Rental yields in the first district of Prague are quite weak, at around 2.32% for a 60 square metre apartment. In district 5, the yield can amount to 3.29%. Yields have eased from three years ago, when property yielded around 3.14% to 4.73%.
Round trip transaction costs are moderate to high in the Czech Republic. See our Czech Republic transactions cost analysis and our Czech transaction costs compared to other countries.
Rental income tax can be high
Rental Income: Rental income is taxed at a flat rate of 15%. Income-generating expenses are deductible from the gross income, with a maximum of CZK600,000 (€21,429).
Capital Gains: Capital gains are included in the aggregate taxable income and taxed at the normal income tax rate.
Inheritance: Inheritance received by a qualifying spouse or a close family member is not taxed.
Residents: Residents are taxed on their worldwide income at progressive rates, from 15% to 23%.
Total transaction costs are moderate in the Czech Republic
Roundtrip costs in the Czech Republic are moderate at around 7.51% to 10.02% of the purchase price of the property. The buyer pays around 2.5% to 5% of the transaction costs. The seller pays the real estate acquisition tax at 4%.
Czech law is pro-landlord
Czech law is kind to landlords (although 90% of the population still lives in the old, controlled rental sector).
Rents: Rents can be freely agreed between landlords and new renters of houses with vacant possession, and the parties may freely negotiate any contract length.
Tenant Security: At the expiry of the contract, the tenant must vacate; no notice need be given, and he is not entitled to substitute housing. There is no maximum deposit.
Record economic contractionThe Czech economy contracted by 5.6% in 2020 from a year earlier, the biggest decline on record amidst the COVID-19 pandemic, according to the CZSO. This is in sharp contrast to an annual average of 3.5% in 2014-19.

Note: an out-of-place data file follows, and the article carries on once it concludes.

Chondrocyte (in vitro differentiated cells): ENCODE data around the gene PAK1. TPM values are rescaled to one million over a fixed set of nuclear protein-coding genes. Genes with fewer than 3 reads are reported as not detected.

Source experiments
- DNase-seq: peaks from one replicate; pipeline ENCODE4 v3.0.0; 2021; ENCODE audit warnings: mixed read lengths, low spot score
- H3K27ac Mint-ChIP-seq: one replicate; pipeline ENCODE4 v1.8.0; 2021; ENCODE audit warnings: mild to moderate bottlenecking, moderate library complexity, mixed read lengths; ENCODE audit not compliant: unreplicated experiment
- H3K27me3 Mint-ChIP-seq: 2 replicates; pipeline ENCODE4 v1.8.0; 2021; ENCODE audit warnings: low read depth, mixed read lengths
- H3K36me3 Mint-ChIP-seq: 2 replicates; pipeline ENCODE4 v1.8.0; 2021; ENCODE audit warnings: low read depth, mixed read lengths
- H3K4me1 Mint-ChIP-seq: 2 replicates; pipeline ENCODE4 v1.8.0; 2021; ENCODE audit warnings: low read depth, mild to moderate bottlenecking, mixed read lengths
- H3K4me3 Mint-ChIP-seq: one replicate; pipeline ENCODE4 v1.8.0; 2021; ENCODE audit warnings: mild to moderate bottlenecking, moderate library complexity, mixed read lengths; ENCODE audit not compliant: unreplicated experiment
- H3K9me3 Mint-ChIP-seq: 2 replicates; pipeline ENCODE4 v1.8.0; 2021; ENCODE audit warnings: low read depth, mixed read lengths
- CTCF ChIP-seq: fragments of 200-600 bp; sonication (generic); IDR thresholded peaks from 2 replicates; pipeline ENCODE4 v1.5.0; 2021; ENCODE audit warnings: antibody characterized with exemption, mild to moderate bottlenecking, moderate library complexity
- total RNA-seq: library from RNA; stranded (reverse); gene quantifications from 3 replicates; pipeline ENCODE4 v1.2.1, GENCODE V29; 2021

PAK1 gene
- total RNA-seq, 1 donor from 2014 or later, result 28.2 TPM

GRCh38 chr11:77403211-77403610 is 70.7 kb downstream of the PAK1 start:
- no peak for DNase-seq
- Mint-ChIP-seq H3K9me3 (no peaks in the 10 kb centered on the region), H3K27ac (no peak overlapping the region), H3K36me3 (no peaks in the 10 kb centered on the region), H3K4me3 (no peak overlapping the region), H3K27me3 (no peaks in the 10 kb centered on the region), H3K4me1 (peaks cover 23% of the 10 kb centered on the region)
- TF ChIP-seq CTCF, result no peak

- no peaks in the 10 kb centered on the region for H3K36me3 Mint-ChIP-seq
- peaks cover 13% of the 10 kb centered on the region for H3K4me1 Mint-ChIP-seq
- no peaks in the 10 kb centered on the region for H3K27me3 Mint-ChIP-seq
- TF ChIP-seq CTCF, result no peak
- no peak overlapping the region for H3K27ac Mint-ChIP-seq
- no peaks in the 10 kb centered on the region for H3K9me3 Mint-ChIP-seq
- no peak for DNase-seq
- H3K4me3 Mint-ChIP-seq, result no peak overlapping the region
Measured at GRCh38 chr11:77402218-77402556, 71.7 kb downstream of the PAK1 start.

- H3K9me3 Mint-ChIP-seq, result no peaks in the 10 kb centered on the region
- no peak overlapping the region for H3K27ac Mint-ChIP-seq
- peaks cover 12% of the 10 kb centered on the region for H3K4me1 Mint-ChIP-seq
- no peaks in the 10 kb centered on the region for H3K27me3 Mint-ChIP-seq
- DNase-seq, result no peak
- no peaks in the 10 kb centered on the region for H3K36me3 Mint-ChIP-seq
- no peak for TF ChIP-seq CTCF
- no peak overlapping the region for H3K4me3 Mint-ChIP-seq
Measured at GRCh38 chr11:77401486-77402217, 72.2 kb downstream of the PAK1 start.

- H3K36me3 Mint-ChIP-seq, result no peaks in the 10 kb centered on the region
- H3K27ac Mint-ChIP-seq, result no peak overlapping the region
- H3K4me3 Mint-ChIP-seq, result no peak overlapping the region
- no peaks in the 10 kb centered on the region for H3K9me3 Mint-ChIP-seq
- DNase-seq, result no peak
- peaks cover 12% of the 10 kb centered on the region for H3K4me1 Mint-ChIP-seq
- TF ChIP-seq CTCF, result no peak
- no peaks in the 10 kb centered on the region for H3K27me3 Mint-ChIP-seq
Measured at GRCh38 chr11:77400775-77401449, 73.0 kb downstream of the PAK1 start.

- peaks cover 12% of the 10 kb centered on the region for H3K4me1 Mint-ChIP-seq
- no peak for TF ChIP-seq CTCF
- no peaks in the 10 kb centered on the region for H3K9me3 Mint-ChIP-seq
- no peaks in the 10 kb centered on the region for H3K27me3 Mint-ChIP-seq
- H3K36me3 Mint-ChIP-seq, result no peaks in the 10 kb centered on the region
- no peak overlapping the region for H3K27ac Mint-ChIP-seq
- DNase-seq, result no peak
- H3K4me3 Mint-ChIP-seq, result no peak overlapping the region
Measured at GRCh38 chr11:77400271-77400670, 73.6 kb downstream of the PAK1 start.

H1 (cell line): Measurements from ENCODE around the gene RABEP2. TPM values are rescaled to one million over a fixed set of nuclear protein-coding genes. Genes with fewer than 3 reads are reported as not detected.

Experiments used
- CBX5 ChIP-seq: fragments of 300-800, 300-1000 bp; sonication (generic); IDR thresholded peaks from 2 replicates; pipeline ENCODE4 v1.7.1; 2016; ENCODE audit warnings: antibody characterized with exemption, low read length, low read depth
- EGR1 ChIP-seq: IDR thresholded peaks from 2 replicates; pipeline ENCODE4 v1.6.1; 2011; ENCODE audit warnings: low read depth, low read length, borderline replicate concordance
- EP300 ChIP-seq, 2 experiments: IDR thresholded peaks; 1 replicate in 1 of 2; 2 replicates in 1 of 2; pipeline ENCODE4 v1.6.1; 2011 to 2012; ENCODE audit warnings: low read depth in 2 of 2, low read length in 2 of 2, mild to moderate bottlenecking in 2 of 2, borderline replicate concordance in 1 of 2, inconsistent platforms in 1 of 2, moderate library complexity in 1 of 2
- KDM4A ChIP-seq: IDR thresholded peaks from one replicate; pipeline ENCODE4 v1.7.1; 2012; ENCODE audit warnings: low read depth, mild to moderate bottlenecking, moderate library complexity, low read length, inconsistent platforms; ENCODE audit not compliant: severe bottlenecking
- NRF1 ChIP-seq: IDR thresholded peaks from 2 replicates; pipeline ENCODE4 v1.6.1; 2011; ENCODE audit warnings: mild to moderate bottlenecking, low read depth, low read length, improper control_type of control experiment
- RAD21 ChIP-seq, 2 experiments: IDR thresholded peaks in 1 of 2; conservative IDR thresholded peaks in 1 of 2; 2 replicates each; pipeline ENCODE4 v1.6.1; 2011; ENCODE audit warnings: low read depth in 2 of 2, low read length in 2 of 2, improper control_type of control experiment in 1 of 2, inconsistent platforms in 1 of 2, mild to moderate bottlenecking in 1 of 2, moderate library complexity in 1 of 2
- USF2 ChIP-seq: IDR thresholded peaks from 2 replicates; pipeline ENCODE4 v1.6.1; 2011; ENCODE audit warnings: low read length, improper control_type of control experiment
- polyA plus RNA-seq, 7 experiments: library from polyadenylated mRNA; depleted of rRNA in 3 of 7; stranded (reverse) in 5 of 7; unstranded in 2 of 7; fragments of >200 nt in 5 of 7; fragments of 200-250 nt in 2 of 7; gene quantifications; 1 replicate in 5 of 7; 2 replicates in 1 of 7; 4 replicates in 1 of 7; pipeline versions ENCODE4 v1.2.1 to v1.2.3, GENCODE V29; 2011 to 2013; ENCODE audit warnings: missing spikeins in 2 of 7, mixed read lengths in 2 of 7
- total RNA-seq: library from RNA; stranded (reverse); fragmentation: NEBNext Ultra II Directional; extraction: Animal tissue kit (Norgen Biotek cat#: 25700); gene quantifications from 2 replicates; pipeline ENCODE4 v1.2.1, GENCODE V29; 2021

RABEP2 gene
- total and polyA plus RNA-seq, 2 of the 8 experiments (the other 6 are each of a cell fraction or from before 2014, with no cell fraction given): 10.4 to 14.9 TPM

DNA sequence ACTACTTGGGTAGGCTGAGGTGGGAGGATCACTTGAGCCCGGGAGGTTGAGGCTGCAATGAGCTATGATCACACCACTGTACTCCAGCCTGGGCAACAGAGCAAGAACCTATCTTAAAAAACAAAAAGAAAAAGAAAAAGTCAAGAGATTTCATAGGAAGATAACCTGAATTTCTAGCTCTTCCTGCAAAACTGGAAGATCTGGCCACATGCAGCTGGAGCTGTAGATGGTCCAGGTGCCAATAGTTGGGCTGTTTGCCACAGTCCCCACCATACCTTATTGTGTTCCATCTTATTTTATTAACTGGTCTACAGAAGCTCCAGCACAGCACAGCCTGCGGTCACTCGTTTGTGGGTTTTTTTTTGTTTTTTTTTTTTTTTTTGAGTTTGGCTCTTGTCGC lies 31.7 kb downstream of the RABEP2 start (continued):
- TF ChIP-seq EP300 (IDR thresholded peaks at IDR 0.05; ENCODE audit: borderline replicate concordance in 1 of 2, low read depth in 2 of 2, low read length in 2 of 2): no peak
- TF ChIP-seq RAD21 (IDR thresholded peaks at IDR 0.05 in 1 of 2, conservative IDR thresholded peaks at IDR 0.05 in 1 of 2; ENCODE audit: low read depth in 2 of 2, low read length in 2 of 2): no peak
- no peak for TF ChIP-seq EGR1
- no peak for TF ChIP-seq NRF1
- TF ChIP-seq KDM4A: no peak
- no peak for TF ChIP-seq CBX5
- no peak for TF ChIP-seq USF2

The economy is expected to recover this year, with a projected real GDP growth of 5.1%, according to the International Monetary Fund (IMF). However as another lockdown comes into force due to a surge in infections, the European Commission’s 2021 growth forecast for Czech Republic of 3.2% might be more realistic.
The Czech Republic enjoyed an average growth rate of 6% from 2004 to 2007. GDP fell by 4.8% in 2009 but bounced back immediately in 2010, registering growth of 2.3%, followed by 1.8% in 2011. However, the economy fell in recession in 2012-13 due to weak domestic demand.
An economic recovery in 2014 was followed by healthy expansions of 5.4% in 2015, 2.5% in 2016, 5.2% in 2017, and 3.2% in 2018, thanks to increased private consumption and robust growth in the real estate market. Economic growth slowed in 2019 to 2.3%.
In 2020, the government recorded a budget deficit of CZK 367.4 billion (US$16.54 billion), the biggest shortfall since the establishment of the Czech Republic, after the government spent about CZK 216.5 billion (US$9.74 billion) to cushion the impact of the coronavirus to the domestic economy. The deficit was equivalent to about 7.3% of GDP in 2020, in contrast to a surplus of 0.3% in 2019.
Recently, the government has approved an even bigger state budget deficit of CZK 500 billion (US$22.51 billion) for 2021.
Unemployment in the Czech Republic increased to 4.3% in February 2021, the highest level since April 2017, according to the Ministry of Labour and Social Affairs.
Inflation eased for the seventh consecutive month to 2.1% in February 2021, the lowest level since December 2018, according to the CZSO. Yet it remains within the CNB’s target range between 1% and 3%. Inflation is expected at about 2.5% this year, according to the European Commission.